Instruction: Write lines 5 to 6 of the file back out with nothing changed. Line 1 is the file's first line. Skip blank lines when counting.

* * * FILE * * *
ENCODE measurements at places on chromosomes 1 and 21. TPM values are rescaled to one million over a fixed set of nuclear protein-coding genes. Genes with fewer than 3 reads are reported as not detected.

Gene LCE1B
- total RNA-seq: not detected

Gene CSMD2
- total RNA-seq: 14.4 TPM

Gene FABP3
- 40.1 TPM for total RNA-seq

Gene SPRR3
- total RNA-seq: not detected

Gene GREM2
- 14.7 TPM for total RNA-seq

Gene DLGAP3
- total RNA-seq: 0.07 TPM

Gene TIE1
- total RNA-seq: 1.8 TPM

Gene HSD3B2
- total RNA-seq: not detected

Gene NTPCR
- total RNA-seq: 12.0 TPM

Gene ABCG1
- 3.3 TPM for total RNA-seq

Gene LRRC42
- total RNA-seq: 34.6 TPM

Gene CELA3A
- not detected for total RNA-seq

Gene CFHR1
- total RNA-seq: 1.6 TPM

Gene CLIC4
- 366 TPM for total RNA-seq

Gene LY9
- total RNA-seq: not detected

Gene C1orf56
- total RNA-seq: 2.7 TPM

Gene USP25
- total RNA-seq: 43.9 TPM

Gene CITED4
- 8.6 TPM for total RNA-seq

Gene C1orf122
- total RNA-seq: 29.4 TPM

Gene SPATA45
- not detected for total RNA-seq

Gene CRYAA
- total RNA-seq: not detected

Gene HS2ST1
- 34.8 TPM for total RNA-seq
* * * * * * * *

- total RNA-seq: 14.4 TPM

Gene FABP3